Photo: Wayne Moore - Castanet
Photo: Wayne Moore - Castanet

Culling bunnies not the answer

by - Story: 36776

Don't harm a hair on Kelowna's growing urban hare population.

That's the message from The Responsible Animal Care Society (TRACS).

TRACS spokesperson, Sinikka Crosland, says there are better ways of handling the rabbit population than culling, which has been proposed as one possible solution.

Crosland says there are two issues, prevention and what to do with the current crop of loose rabbits.

"We're standing in support of the sterilization bylaw being tossed about by the City," says Crosland.

"We think that would be striking at the roots of the problem if unsterilized bunnies were not going to be sold in pet stores."

She says people should be fined heavily for abandoning any pet.

"It comes back to education. People need to know that they shouldn't be abandoning their pets. They look for areas where there are other bunnies bounding around and deposit them there."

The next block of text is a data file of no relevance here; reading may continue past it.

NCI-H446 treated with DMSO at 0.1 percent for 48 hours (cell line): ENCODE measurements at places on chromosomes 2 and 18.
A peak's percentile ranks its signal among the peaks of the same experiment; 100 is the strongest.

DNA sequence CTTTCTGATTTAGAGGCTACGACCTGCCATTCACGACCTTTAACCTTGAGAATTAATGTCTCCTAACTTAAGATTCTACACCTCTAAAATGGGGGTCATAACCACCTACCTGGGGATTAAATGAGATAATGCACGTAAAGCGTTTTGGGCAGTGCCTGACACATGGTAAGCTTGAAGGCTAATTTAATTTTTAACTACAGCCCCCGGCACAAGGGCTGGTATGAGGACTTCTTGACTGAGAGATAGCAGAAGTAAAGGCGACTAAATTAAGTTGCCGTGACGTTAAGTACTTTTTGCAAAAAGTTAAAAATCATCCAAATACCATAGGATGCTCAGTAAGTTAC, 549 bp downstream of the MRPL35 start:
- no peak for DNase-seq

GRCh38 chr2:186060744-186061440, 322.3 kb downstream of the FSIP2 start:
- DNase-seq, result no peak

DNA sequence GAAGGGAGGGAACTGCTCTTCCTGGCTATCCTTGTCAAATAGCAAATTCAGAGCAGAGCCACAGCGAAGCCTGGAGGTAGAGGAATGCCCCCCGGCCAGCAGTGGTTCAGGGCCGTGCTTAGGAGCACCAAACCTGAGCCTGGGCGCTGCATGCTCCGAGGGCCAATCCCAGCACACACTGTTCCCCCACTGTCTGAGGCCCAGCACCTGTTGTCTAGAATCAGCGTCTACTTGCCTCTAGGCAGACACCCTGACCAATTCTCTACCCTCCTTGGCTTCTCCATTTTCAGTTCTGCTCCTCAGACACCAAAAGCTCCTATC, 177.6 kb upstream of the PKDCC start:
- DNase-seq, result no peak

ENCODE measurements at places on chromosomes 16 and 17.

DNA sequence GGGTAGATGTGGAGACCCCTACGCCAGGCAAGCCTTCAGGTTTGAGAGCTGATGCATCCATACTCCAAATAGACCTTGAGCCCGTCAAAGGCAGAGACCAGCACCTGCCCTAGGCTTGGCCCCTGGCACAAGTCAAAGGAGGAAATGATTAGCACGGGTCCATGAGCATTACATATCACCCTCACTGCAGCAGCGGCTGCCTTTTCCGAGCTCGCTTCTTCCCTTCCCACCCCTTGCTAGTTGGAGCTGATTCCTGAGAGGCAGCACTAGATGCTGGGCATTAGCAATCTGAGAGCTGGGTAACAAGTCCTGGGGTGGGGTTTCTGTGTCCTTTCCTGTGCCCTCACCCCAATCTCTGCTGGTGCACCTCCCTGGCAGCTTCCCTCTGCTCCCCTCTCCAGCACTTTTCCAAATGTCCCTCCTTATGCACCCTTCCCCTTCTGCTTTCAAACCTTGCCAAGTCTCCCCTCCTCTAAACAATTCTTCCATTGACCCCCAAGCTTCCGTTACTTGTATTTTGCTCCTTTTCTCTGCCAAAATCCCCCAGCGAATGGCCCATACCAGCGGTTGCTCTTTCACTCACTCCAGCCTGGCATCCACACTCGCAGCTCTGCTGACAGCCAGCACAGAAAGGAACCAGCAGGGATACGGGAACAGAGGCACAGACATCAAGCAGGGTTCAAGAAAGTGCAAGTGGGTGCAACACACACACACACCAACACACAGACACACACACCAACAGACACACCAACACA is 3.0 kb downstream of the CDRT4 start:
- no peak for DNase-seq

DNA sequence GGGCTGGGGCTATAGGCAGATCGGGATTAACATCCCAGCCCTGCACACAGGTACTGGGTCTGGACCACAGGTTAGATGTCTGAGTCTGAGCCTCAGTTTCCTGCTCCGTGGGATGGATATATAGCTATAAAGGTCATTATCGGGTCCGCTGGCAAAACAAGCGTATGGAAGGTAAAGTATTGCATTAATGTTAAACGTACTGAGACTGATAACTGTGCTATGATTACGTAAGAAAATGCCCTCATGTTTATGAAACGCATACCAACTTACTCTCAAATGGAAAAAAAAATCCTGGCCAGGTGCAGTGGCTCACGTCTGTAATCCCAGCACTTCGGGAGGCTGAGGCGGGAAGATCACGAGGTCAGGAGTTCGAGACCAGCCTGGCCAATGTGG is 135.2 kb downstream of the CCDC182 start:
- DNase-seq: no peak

Crosland says rounding up the rabbits, sterilizing them and finding homes for them is a more humane way of solving the problem than culling them.

She says removing the current population, estimated to be upwards of 2,000, will take time.

"Finding homes is feasible with time. It's not something that we can go and clear up those streets in two weeks. There's just no way. Everybody would have to work together and we would have to adopt them out piecemeal."

Crosland says in Vernon, a rabbit rescue organization has been able to, over time, reduce the rabbit population significantly.

"They started out with hundreds of bunnies hopping around in Vernon and now they're down to dozens, because they've done an ongoing spay, neuter and adoption campaign."

The City has received a number of complaints from business owners along Enterprise Way, complaining about the damage the rabbits do to their landscaping.

Crosland believes those complaints pale in comparison to the uproar City Hall will open itself up to if the bunnies are culled.

"There are actually feeding stations there, people love them and are feeding them. There are people there that absolutely adore them. If the City decides they are going to cull these rabbits there is going to be a great big hoopla, and not just from our group."

TRACS has stated it will prepare a report for City Council with recommendations for curbing and controlling the urban rabbit population.

Crosland anticipates those recommendations will be available by early February.

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